Tradition/India vs. Modernity/West Theme Icon
Loneliness and Togetherness Theme Icon
...is on his way to his room, when he looks into the den to find Melanie sitting on the sofa, watching TV—commercials, dramatically and enthusiastically advertising everything from car insurance to... (full context)
Chapter 21
Gender and Social Roles Theme Icon
Family Life and Individual Freedom Theme Icon
Plenty/"Feasting" vs. Want/"Fasting" Theme Icon
...how to cook, he begins to mix together all the Indian-aisle ingredients Mrs. Patton bought. Melanie comes in and says that the food looks gross, and Arun agrees. He eats it... (full context)
Chapter 22
Family Life and Individual Freedom Theme Icon
Plenty/"Feasting" vs. Want/"Fasting" Theme Icon
Loneliness and Togetherness Theme Icon
...want when they want it. Arun thinks of telling Mrs. Patton about his concerns about Melanie’s eating habits, but he is afraid to show too much interest in her. Mrs. Patton... (full context)
Chapter 23
Gender and Social Roles Theme Icon
Family Life and Individual Freedom Theme Icon
Plenty/"Feasting" vs. Want/"Fasting" Theme Icon
Tradition/India vs. Modernity/West Theme Icon
...“Doing work,” and when Mrs. Patton says that Rod is working out, he responds, “And Melanie...What’s she in training for, Huh?” He is angry that Rod works out all day, but... (full context)
Gender and Social Roles Theme Icon
Plenty/"Feasting" vs. Want/"Fasting" Theme Icon
Tradition/India vs. Modernity/West Theme Icon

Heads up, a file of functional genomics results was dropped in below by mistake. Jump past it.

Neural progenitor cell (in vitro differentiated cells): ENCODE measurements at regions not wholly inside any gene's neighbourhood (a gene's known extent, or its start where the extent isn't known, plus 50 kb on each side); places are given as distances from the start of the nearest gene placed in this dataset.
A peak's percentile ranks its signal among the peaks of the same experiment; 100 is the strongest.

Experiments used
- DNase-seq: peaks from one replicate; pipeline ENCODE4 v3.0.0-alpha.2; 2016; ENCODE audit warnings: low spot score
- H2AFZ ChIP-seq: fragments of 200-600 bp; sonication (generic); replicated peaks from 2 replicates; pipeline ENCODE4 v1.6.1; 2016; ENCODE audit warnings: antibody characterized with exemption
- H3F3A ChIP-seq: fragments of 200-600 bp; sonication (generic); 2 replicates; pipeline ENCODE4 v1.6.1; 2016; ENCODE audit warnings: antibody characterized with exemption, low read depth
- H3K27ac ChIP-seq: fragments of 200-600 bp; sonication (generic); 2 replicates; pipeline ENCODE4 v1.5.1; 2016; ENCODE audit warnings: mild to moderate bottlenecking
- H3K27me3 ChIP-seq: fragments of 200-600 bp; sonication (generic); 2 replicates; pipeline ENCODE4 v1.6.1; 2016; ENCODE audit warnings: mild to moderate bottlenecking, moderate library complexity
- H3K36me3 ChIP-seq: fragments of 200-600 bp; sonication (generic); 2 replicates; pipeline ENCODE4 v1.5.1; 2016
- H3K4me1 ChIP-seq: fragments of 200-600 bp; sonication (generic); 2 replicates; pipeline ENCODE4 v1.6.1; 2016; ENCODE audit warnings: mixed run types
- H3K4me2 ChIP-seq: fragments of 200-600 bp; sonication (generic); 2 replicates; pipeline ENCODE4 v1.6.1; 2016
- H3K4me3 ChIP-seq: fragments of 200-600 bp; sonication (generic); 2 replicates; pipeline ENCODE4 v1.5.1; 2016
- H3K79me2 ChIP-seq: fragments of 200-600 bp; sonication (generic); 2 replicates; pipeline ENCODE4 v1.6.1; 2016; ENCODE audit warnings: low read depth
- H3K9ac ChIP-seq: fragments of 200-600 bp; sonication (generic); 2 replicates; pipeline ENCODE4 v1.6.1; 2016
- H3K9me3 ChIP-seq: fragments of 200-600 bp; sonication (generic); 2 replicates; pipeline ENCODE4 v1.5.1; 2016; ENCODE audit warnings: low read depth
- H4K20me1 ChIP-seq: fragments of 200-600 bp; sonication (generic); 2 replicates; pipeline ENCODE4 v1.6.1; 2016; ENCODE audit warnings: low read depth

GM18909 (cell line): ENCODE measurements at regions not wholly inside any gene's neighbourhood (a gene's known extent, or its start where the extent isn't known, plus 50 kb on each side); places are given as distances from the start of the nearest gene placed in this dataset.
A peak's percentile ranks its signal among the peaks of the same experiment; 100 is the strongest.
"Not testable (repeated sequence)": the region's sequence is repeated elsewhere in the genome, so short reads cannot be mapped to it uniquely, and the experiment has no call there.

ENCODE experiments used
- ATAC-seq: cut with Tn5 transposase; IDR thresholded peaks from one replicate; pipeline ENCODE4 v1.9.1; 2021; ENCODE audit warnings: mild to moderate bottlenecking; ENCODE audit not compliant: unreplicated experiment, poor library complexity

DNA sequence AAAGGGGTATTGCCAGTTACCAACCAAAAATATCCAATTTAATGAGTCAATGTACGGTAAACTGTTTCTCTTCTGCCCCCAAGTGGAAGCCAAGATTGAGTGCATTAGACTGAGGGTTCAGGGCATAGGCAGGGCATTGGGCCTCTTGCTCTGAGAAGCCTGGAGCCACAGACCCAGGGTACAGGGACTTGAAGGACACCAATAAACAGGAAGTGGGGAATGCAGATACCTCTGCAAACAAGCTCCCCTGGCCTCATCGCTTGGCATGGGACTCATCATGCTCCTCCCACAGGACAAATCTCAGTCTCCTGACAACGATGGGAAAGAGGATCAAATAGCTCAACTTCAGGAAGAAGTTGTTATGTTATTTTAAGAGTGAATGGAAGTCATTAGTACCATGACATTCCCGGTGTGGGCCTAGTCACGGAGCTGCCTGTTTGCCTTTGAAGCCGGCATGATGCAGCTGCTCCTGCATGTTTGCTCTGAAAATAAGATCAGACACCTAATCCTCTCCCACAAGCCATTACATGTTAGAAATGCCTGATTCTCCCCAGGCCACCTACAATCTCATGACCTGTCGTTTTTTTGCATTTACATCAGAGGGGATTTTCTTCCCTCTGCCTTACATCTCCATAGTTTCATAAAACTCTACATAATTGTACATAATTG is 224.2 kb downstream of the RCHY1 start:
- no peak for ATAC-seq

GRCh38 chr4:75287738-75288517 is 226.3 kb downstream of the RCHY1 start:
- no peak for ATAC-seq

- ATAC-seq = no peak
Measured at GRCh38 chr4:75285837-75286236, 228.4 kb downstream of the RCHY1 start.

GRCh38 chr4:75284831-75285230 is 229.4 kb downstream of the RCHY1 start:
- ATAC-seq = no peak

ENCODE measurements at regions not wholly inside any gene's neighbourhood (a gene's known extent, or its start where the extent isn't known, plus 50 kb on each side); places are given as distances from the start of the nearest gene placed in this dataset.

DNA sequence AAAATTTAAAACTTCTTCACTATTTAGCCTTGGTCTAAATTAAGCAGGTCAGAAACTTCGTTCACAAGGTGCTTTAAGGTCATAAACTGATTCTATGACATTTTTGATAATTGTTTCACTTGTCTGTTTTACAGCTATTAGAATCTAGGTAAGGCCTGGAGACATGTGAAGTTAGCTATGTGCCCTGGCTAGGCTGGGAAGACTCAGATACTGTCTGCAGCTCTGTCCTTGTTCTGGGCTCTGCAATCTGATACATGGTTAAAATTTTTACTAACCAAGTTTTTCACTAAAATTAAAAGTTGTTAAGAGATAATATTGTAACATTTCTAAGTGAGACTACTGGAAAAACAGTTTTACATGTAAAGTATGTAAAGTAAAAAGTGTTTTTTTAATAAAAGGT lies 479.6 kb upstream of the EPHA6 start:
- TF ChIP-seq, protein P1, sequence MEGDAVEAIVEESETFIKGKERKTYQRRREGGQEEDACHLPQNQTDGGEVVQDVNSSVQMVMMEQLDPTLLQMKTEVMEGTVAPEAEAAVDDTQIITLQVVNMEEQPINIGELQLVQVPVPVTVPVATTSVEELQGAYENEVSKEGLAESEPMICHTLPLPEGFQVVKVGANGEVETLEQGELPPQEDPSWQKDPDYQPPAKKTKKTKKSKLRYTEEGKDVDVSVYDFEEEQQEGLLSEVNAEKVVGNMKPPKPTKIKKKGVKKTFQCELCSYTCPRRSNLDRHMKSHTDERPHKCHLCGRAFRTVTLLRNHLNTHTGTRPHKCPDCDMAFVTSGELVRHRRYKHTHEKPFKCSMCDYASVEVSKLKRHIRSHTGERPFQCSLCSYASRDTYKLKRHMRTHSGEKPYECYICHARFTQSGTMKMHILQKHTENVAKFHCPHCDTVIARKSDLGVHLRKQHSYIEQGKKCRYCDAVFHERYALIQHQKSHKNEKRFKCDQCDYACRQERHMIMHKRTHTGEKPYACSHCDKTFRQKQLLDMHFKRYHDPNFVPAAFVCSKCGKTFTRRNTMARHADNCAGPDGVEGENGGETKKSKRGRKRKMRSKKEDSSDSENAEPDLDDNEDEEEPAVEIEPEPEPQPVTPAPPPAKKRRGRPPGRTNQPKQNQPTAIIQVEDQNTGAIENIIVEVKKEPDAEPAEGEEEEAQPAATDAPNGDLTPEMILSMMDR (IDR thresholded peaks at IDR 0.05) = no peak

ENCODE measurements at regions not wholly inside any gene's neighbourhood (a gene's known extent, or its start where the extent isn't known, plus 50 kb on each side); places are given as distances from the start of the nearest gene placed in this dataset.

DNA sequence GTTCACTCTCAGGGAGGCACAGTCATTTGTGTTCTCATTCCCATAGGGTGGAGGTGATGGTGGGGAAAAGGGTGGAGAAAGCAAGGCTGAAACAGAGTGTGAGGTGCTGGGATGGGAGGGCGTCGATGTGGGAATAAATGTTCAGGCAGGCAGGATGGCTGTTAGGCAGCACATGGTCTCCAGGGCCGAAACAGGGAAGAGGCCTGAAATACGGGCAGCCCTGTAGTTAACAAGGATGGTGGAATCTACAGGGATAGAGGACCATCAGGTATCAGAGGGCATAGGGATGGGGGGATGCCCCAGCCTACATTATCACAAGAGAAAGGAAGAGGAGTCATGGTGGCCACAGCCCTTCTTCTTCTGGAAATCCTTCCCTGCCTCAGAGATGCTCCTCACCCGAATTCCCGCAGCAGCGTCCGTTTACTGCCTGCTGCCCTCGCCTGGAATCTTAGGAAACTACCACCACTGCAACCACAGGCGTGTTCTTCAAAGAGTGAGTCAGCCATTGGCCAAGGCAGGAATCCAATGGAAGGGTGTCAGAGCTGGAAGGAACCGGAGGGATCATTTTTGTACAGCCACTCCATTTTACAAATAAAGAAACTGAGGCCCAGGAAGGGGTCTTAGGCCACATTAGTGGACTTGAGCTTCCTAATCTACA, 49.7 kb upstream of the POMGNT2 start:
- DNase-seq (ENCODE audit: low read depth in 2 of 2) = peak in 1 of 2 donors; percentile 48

That night, Melanie is in the bathtub, water running, with her cassette player. Arun is waiting outside because... (full context)
Chapter 24
Family Life and Individual Freedom Theme Icon
Plenty/"Feasting" vs. Want/"Fasting" Theme Icon
Loneliness and Togetherness Theme Icon
It is August. Arun comes into the kitchen in the morning, to find Melanie sitting sullenly at the kitchen table while Mrs. Patton scrambles eggs. Mrs. Patton tells Melanie... (full context)
Gender and Social Roles Theme Icon
Family Life and Individual Freedom Theme Icon
Plenty/"Feasting" vs. Want/"Fasting" Theme Icon
...cart. Arun feels sickened by the excess, and he wonders if that is what bothers Melanie. He tries to put back a tub of ice cream, but Mrs. Patton playfully tells... (full context)
Chapter 25
Family Life and Individual Freedom Theme Icon
Plenty/"Feasting" vs. Want/"Fasting" Theme Icon
Loneliness and Togetherness Theme Icon
...scandalized. Avoiding her invitations to sunbathe with him, Arun runs into the house, to find Melanie at the kitchen table, scarfing down the tub of ice cream that her mother had... (full context)
Chapter 26
Gender and Social Roles Theme Icon
Family Life and Individual Freedom Theme Icon
Loneliness and Togetherness Theme Icon
On an uncomfortably hot Saturday, Mrs. Patton persuades Arun into coming with her and Melanie to cool off at the swimming pond in the woods near their home. When they... (full context)
Gender and Social Roles Theme Icon
Plenty/"Feasting" vs. Want/"Fasting" Theme Icon
Loneliness and Togetherness Theme Icon
When Arun emerges from the water, he finds that Melanie is nowhere to be seen, a pile of candy wrappers left in her absence. He... (full context)
Chapter 27
Gender and Social Roles Theme Icon
Family Life and Individual Freedom Theme Icon
Loneliness and Togetherness Theme Icon
...empty for the summer, and Arun enjoys the return to normalcy. At the Patton’s house, Melanie has left to receive treatment at a temporary recovery home in the Berkshires, for teen... (full context)